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State-based institutions to advocate for gender equality
Anne Marie Goetz

national policy statement detailed budget implications of any of the proposed policies. As with national planning experiences in Morocco, Jamaica and Bangladesh, this failure to follow through recommendations with clear calculations of public expenditure implications is an important reason why WID/GAD policy commitments tend to stay trapped on paper. In sum, WID/GAD institutions in many of the case studies have developed a capacity for strategic planning, but what they still lack is a capacity to ensure that national policy commitments to the integration of gender in

in Mainstreaming gender, democratizing the state?
Chinese puzzles and global challenges
R. Bin Wong

concerns will be far different than those between donor countries and the developing world. But what makes these transfers possible has little to do with democracy or even with consent in any explicit, consciously formulated manner. Historically, Chinese were drawn to make decisions favouring public expenditures because these helped to maintain peace and prosperity across their empire. Their situation contrasted sharply with early modern European rulers whose public expenditures went to war-making. Chinese governments began to take social expenditures seriously at an

in History, historians and development policy
Open Access (free)
Benjamin Worthy

transparency fix: Advocating legal rights and their alternatives in the pursuit of a visible state. University of Pittsburgh Law Review, 73(3), 443–503. Retrieved 15 December 2015 from: http://ssrn.com/ abstract=1918154. Fenster, M. (2015). Transparency in search of a theory. European Journal of Social Theory, 18(2), 150–167. Heald, D. (2006). Transparency as an instrumental value. In C. Hood and D. Heald (eds), Transparency: The Key to Better Governance? (pp. 59–73). Oxford: Oxford University Press for The British Academy. Heald, D. (2012). Why is transparency about public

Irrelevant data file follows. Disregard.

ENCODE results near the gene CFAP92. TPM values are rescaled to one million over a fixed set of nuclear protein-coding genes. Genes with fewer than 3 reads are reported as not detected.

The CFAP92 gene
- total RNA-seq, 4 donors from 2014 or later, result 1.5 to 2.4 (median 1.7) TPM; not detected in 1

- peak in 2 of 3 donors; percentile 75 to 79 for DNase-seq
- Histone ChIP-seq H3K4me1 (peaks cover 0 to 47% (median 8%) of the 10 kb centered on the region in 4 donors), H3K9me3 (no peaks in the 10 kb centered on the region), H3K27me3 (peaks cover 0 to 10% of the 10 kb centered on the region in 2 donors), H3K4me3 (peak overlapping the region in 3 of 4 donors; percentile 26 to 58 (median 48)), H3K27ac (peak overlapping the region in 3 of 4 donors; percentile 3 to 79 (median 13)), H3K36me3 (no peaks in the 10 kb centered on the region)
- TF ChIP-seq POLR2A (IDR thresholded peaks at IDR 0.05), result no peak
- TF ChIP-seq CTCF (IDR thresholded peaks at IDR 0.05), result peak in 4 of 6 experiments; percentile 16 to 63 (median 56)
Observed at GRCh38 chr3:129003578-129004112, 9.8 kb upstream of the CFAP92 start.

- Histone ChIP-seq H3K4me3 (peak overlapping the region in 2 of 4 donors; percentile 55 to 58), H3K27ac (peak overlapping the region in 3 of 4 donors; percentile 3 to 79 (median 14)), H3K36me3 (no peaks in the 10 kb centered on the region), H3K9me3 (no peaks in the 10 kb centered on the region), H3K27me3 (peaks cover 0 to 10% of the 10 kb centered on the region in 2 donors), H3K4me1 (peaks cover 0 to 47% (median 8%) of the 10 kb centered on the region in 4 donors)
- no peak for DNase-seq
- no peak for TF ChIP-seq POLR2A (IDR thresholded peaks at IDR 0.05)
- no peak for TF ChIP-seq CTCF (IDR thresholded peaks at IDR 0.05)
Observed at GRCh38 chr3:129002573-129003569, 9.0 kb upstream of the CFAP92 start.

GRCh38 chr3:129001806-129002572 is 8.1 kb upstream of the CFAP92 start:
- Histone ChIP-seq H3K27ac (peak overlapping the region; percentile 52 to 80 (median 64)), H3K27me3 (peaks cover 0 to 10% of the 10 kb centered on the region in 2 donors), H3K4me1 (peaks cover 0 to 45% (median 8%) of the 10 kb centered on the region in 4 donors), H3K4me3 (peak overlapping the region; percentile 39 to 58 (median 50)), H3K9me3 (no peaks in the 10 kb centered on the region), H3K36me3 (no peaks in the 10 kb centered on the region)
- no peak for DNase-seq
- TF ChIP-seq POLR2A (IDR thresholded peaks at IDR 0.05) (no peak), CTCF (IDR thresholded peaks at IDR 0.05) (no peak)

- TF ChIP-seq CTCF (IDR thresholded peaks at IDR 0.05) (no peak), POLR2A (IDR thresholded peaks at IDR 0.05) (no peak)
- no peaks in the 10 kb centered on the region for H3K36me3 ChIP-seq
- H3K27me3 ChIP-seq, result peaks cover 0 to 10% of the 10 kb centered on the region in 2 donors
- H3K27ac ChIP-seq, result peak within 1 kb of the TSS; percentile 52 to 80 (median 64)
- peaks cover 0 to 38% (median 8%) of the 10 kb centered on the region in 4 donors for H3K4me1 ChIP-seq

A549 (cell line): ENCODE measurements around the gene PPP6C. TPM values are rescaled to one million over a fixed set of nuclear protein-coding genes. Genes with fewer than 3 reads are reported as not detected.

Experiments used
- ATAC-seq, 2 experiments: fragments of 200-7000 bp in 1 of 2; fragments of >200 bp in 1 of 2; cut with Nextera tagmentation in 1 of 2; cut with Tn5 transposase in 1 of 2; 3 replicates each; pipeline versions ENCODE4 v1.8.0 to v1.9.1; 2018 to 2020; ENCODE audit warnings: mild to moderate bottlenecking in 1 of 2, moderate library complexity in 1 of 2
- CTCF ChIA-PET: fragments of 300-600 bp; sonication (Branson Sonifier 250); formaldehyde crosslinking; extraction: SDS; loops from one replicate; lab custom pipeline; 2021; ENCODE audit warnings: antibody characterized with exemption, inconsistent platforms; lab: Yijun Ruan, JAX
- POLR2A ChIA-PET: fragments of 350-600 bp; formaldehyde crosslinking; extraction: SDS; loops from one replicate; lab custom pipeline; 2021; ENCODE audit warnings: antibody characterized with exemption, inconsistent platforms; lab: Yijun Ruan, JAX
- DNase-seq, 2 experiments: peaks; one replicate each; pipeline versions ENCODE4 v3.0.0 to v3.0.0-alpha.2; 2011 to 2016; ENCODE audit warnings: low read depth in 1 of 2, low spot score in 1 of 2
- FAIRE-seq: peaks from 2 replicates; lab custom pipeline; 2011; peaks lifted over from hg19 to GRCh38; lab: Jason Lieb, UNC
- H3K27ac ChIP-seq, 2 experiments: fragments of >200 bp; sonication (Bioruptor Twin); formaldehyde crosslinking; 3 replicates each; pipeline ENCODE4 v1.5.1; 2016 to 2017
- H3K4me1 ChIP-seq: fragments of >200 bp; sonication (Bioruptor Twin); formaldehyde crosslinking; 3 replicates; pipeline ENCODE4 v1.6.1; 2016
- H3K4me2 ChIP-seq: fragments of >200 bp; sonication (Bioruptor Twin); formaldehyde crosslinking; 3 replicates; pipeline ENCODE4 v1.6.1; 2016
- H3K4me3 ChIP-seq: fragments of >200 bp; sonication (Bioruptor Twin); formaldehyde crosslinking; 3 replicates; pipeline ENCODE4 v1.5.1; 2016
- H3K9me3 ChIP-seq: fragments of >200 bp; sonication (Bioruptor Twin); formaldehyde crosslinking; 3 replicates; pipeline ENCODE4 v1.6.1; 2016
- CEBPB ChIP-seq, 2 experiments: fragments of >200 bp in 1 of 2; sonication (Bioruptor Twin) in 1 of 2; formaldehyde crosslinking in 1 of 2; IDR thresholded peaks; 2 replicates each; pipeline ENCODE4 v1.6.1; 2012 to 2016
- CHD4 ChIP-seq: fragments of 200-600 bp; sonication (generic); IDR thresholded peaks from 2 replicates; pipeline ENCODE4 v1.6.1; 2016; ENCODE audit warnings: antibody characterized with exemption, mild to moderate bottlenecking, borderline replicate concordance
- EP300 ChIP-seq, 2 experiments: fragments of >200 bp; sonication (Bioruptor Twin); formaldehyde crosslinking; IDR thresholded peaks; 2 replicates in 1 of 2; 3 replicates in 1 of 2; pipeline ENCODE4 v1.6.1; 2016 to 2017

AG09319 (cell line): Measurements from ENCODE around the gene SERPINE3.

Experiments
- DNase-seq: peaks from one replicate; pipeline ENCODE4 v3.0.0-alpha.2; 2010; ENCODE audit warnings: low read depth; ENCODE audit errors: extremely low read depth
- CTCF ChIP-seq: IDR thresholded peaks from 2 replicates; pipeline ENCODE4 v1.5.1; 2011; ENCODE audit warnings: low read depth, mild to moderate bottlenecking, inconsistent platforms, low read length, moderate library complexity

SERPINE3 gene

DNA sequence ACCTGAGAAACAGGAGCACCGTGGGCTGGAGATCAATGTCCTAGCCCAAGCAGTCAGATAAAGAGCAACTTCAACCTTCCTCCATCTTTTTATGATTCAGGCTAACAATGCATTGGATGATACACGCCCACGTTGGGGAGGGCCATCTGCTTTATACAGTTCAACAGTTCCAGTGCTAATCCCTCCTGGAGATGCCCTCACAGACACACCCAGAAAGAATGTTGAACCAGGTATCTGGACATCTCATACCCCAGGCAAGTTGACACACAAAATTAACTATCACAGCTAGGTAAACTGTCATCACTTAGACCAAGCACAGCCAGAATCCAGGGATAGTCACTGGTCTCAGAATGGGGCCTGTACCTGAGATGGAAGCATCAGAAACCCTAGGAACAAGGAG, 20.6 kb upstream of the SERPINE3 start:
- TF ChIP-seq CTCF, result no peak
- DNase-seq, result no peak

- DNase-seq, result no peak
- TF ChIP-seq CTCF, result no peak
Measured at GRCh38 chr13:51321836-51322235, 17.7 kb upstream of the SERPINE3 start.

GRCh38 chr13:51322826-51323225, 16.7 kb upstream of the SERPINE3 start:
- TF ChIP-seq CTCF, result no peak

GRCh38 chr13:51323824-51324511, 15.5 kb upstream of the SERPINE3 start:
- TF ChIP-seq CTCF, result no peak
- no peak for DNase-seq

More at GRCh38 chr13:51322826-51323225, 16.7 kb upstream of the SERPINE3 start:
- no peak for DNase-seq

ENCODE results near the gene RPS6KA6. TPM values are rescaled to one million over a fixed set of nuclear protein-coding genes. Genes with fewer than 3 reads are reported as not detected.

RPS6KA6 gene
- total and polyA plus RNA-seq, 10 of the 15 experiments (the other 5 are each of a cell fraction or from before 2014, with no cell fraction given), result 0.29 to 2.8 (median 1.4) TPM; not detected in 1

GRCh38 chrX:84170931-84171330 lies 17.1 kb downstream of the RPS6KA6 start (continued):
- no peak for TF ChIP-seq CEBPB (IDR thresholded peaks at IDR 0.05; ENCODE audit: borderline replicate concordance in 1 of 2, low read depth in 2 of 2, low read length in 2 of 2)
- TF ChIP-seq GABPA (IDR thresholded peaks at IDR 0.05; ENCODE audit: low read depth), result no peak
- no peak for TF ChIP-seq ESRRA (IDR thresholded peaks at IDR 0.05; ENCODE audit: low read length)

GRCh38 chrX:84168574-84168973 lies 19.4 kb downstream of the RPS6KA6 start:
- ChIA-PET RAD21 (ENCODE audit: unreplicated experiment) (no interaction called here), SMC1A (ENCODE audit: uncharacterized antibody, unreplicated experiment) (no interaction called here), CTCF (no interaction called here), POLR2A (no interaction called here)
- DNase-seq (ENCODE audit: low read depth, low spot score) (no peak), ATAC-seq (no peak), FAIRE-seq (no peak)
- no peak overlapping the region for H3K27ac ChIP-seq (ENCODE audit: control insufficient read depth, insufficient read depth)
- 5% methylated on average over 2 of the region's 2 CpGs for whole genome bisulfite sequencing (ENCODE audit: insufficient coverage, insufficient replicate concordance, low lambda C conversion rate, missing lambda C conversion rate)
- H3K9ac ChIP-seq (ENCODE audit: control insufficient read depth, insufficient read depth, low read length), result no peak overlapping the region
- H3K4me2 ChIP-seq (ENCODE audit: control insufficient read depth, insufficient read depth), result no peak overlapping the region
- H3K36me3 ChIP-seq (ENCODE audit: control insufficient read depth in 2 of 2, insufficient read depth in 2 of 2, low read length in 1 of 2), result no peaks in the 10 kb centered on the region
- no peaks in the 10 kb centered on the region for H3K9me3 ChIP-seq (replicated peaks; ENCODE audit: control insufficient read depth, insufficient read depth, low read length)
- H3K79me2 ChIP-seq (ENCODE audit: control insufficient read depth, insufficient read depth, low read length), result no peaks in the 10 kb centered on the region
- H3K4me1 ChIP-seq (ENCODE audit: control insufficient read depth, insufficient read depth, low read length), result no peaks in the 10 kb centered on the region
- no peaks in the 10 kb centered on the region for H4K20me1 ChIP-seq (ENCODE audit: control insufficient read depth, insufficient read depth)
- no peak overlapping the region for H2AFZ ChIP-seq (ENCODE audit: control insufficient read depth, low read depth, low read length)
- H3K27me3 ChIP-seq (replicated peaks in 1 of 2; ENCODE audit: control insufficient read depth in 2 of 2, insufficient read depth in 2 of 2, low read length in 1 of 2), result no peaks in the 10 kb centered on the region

in Science and the politics of openness
From disaster to devolution and beyond
Peter Lynch

Scotland when the party at Westminster resembled an English nationalist party in terms of political composition, outlook and opportunities. Thus, achieving some form of accommodation with devolution and lessening the anti-Scottish image of the party was partly undermined by efforts to exploit the West Lothian Question, Barnett formula and Scotland’s share of UK public expenditure. Such incoherence in territorial politics was hardly likely to assist the Scottish Conservatives, even though it may have assisted Tories in England. Though Scottish and Westminster priorities

in The Conservatives in Crisis
Visualising obesity as a public health concern in 1970s and 1980s Britain
Jane Hand

disease in terms of a rich–poor divide. Recognition of such a divide gained national prominence with the publication of the Black Report (1980), which explored the social distribution of mortality and morbidity in the thirty years since the establishment of the National Health Service. 61 It documented widespread disparities between rich and poor in terms of health, which were not being adequately addressed by the NHS. Presented as it was to an incoming Conservative government intent on cutting public expenditure, the